London Natural History Society The place for wildlife in London

London Natural History Society - The place for wildlife in London

About LNHS

London's biodiversity faces new challenges from climate change and development pressure. You can contribute to the conservation of wildlife in the London area by helping to record the changing fortunes of the many species that live here. Together with our historic records, this information will help us to tackle the conservation issues of the future.

Waterloo 07

 The London Natural History Society comprises of a number active sections focussing on specific taxonomic groups or wildlife sites.

LNHS logoThe London Natural History Society (or LNHS as it is commonly known) is a local natural history society within the UK concerned with recording the wildlife of London, covering a circular area covering a 20-mile radius from St. Paul's Cathedral. The society aims include to foster the appreciation and study of London's wildlife and natural environment and assisting in the conservation of wildlife in the London area by helping to record London's wildlife. Society activities include running both indoor and outdoor events throughout the year and producing a number of publications, including the annual London Naturalist and London Bird Report. The LNHS library is housed at the Natural History Museum, London.

Society aims

Grey Heron SQUARE

  • to foster the appreciation and study of London's wildlife and natural environment. We strive to achieve this aim by engaging and informing both members and public alike with a variety of activities and resources.
  • to assist in the conservation of wildlife in the London area by helping to record the changing fortunes of the many species that live here. Together with our historic records, this information will help us to tackle the conservation issues of the future.
  • to help our members with their own efforts and projects. 
  • to offer our members enjoyable and rewarding experiences as they learn about London's fascinating, rich and diverse natural heritage.

LNHS sections

Marsh Marigold SQUARE
The LNHS is organised into five sections each with a specific remit relating to recording London's diverse biodiversity:

Brimstone SQUAREYou will see these sections represented in the programme each with their own colour. Members are thus able to concentrated on a particular section that best reflects their interest. Members can also pick and choose events that are close to their locality from any section.

Each section is run by a dedicated committee which reports to the LNHS overall committee. In this way the LNHS provides members with access to specialists covering a broad range of wildlife and biodiversity interests.

At the same time as enjoying the familiar, members appreciate and learn about the unfamiliar. There is always something new and exciting to discover after joining the LNHS.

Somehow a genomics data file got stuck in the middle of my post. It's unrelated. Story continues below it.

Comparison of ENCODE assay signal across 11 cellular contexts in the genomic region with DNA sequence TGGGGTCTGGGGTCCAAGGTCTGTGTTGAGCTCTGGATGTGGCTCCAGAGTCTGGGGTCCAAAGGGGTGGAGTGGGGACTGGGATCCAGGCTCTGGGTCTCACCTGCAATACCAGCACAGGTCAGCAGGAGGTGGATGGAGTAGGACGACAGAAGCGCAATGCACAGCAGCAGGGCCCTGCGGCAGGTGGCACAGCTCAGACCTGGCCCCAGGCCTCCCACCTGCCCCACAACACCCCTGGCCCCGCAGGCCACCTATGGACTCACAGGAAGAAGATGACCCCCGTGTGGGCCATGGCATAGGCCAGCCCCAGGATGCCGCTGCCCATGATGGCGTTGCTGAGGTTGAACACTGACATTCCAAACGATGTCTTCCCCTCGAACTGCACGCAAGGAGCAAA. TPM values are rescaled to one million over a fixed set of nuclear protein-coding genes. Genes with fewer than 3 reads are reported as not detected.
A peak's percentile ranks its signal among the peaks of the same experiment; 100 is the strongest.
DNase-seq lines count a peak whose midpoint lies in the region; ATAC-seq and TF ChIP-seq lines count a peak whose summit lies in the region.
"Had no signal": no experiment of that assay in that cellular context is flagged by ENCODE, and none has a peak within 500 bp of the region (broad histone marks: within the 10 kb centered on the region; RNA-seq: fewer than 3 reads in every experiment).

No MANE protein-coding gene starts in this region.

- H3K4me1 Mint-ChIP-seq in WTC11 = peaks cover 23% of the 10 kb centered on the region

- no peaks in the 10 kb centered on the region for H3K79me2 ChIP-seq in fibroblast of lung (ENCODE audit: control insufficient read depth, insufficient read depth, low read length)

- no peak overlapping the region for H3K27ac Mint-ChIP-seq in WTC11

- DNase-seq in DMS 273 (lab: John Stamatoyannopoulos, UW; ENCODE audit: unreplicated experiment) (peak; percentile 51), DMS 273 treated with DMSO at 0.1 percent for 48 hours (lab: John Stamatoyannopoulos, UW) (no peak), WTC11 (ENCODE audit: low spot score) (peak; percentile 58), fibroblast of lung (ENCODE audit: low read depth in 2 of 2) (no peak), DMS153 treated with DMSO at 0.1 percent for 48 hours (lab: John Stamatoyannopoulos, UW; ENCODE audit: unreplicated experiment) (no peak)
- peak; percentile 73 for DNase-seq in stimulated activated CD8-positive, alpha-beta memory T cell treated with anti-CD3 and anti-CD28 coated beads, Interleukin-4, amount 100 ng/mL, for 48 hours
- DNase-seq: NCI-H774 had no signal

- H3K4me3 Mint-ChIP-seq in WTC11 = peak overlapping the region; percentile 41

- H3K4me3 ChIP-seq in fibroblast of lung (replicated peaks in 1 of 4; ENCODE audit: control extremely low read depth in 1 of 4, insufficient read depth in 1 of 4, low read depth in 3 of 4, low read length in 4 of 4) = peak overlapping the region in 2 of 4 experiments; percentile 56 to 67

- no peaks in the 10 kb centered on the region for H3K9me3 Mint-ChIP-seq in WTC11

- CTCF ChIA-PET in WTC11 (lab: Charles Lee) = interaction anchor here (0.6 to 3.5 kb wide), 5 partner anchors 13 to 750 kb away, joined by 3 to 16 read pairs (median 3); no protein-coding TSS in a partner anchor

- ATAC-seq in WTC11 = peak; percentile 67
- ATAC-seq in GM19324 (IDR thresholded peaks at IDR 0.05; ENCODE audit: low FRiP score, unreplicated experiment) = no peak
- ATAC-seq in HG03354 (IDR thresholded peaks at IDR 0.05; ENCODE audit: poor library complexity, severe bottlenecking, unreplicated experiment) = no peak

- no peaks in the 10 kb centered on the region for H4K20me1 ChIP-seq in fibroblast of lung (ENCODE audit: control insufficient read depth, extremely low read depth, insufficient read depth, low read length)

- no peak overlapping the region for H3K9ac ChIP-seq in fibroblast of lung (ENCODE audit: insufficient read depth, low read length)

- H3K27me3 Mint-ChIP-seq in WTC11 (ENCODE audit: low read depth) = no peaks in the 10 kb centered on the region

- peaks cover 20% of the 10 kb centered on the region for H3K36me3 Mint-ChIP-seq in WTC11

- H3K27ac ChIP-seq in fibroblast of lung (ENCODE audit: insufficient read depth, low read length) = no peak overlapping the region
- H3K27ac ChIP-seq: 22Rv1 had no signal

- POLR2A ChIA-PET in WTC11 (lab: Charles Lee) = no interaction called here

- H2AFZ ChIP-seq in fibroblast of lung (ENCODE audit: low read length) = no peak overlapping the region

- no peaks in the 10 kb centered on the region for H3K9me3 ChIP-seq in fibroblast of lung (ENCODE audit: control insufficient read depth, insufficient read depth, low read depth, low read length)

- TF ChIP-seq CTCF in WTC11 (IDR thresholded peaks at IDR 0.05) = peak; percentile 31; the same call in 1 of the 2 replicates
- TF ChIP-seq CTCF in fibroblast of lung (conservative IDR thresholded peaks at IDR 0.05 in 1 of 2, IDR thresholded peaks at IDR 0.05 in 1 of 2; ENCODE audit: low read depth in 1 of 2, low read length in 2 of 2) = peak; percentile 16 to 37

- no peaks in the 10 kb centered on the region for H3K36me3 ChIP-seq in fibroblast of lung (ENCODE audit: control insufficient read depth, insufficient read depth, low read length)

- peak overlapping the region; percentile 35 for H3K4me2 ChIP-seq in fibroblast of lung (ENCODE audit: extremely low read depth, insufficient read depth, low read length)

A brief history

Biodiversity Heritage Library holdingsThe LNHS traces its roots back to 1858 when the Haggerstone Entomological Society was founded in June of that year. By the end of the year, it had 35 members, who met one evening per week in the Carpenters' Arms, a pub in Haggerston. By 1887 the society had changed its name to The City of London Entomological and Natural History Society and had moved to a more central meeting point at Albion Hall.

In 1886 four boys at the Grocers' Company School in Hackney founded the Clapton Naturalists' Field Club, which met in members' houses. This society grew rapidly, and in 1892 changed its name to the North London Natural History Society. It covered all branches of natural history, a term which at that time was understood to include all the natural sciences including astronomy, meteorology and geology. In 1893 the Society admitted ladies for the first time. Local groups were formed in some parts of London, and the programme of activities included field trips, regular indoor meetings, exhibitions, and even music recitals and fund-raising dances.

In 1913 the City of London Entomological and Natural History Society and the North London Natural History Society merged and the London Natural History Society was formed, its study area being set as a 20-mile circle around St Paul's Cathedral (as it still stands today).

 

Social media


FB24 LNHS Facebook page

The Facebook Page is open. Anyone can join.

FB24 LNHS Facebook group
The Facebook Group is a closed group for members and others associated with the LNHS.

TwitterLogo24 LNHS Twitter feed
Search using #lnhsoc.

TwitterLogo24 London Bird Club Twitter feed
Search using #londonbirds.

YahooLogo Yahoo message board
Members only, see main panel for instructions.

WikiaLogo London Bird Club wiki
Open to the public.

FlickrLogo Ecology & Entomology Flickr
Open to the public.